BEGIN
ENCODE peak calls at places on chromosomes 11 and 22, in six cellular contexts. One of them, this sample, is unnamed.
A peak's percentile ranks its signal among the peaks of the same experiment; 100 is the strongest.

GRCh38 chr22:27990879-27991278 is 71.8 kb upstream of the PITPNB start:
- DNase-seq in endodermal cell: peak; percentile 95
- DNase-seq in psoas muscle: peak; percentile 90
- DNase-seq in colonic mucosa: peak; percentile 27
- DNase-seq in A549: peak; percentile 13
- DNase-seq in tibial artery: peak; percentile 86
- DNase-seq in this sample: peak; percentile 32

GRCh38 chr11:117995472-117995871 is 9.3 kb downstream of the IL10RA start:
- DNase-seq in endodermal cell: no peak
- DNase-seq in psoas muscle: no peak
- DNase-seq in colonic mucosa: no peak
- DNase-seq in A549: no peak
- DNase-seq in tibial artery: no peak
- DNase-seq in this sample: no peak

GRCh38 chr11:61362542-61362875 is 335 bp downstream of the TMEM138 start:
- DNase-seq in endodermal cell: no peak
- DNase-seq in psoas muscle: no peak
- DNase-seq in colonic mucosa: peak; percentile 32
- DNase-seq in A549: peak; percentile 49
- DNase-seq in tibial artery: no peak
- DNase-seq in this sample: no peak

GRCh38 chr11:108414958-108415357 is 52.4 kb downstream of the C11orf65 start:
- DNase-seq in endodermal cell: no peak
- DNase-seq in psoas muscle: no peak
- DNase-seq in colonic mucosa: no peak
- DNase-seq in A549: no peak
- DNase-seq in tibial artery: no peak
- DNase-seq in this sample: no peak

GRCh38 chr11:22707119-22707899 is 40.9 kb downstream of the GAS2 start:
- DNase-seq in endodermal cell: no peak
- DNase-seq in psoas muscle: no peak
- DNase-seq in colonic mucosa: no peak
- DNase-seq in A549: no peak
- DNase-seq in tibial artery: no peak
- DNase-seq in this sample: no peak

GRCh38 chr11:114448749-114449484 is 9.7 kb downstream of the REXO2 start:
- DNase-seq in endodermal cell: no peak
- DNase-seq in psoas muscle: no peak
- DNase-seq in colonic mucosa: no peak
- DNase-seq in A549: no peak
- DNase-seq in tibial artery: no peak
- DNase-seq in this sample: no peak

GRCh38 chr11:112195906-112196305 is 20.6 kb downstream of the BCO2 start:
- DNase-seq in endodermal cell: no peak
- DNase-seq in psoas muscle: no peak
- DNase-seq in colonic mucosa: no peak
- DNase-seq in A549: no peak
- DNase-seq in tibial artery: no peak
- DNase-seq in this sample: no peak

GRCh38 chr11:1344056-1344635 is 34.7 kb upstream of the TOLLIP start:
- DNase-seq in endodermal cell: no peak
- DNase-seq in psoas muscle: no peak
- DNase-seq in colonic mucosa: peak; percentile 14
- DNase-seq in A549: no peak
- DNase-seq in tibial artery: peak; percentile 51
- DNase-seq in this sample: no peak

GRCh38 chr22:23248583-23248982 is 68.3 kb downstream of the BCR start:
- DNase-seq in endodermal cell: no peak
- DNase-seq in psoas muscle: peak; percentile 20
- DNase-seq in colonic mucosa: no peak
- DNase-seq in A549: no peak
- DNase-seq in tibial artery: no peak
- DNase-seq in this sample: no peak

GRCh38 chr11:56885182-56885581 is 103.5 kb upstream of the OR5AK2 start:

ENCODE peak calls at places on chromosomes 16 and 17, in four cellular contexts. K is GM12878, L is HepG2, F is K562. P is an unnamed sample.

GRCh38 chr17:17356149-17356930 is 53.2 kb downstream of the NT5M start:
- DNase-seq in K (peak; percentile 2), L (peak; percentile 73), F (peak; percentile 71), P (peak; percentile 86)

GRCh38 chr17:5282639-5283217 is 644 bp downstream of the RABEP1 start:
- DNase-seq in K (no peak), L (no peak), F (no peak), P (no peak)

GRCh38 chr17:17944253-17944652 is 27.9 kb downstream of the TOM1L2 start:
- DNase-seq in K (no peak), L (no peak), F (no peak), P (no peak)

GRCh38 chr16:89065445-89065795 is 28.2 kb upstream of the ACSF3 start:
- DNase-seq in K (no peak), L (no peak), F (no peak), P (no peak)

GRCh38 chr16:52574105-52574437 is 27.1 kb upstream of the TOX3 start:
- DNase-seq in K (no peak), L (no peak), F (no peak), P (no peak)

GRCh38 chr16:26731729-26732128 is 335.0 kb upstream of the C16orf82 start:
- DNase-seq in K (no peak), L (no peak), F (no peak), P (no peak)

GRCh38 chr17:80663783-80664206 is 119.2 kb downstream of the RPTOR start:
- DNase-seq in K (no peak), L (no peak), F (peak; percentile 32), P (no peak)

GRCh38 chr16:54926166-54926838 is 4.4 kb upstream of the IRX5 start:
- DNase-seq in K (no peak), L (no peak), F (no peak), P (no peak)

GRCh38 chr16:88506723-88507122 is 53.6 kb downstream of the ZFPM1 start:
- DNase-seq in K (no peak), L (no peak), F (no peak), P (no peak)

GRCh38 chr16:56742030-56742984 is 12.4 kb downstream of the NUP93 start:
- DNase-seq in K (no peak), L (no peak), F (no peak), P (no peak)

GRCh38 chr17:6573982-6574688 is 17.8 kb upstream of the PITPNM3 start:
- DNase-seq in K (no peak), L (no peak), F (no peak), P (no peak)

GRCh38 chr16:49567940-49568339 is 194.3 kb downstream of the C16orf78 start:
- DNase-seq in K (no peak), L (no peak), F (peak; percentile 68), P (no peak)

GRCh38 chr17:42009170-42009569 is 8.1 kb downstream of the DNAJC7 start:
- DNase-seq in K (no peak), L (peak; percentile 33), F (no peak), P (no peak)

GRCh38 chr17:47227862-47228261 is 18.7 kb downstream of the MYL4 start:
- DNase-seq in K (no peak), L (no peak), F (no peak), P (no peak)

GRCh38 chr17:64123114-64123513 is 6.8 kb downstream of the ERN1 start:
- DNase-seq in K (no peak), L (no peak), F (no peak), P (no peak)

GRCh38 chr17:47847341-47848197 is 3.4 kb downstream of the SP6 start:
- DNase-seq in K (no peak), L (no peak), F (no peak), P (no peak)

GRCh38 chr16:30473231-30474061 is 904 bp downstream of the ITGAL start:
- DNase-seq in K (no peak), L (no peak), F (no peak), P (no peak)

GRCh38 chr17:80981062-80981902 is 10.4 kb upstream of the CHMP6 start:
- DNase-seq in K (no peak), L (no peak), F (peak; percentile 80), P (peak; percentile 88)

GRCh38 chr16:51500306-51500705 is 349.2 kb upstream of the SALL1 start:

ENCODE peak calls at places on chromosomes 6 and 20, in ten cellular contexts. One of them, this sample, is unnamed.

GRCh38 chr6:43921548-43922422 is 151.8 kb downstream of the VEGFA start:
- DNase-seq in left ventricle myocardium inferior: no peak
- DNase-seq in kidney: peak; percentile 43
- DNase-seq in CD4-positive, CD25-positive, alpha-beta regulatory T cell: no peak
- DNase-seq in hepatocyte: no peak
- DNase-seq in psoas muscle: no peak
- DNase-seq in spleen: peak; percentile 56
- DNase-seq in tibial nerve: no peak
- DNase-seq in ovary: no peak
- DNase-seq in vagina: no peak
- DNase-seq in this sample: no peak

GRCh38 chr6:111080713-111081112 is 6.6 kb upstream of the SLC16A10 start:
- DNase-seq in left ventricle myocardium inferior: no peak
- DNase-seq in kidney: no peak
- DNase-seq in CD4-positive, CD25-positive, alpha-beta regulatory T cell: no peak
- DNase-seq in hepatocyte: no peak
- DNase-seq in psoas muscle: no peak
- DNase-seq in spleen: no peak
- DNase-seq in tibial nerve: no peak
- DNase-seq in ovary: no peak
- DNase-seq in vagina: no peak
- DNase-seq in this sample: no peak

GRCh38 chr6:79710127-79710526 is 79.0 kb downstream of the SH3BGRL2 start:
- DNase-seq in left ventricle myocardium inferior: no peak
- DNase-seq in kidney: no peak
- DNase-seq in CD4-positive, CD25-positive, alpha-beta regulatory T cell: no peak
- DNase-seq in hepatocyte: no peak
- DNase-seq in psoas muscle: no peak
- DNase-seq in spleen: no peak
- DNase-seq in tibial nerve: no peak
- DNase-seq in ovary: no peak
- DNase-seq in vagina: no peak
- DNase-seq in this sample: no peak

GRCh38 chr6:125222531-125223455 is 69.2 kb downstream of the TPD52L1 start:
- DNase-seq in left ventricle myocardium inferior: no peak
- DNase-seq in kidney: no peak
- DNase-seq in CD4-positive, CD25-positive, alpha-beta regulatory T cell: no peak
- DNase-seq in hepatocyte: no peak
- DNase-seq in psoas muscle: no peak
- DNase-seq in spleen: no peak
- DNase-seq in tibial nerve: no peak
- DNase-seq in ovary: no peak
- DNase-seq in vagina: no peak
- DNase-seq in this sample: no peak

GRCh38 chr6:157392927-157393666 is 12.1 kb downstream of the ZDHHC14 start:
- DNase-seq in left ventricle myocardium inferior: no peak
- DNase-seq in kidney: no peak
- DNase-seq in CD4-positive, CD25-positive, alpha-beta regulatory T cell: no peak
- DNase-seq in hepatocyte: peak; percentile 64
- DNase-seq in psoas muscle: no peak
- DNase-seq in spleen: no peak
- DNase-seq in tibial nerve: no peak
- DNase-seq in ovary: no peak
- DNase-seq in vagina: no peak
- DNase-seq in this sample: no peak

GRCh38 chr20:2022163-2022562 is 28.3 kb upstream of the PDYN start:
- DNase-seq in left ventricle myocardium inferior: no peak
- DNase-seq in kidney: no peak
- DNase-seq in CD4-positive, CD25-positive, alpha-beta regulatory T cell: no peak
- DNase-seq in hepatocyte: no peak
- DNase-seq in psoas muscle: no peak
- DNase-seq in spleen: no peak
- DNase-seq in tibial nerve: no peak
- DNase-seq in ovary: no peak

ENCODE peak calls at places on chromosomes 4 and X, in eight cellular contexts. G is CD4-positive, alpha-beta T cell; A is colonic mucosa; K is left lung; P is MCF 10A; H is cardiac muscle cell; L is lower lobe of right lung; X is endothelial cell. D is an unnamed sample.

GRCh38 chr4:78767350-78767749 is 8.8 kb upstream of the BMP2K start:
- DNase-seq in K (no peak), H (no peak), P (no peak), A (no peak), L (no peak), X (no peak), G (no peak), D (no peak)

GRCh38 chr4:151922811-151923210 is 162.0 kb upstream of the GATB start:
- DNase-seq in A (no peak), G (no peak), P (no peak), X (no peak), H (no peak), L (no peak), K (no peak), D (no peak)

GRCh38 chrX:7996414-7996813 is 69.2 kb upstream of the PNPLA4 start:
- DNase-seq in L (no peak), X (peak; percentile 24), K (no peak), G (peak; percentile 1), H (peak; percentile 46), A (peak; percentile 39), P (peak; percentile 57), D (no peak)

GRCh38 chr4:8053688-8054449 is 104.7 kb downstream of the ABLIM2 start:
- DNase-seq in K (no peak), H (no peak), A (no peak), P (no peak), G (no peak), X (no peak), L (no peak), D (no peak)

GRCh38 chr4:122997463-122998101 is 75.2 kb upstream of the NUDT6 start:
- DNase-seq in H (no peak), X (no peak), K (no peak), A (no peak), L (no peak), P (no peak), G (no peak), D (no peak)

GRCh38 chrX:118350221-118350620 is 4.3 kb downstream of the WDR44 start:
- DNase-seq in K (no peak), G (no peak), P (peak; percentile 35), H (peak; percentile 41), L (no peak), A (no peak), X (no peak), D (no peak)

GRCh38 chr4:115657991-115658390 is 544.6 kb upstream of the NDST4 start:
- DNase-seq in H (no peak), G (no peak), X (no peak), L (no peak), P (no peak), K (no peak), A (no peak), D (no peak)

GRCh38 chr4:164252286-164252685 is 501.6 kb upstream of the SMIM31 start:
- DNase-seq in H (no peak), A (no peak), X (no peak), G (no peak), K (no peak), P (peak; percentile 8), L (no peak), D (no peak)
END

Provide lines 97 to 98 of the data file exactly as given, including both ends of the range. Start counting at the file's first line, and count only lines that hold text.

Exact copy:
- DNase-seq in K (no peak), L (no peak), F (no peak), P (no peak)

GRCh38 chr17:47847341-47848197 is 3.4 kb downstream of the SP6 start: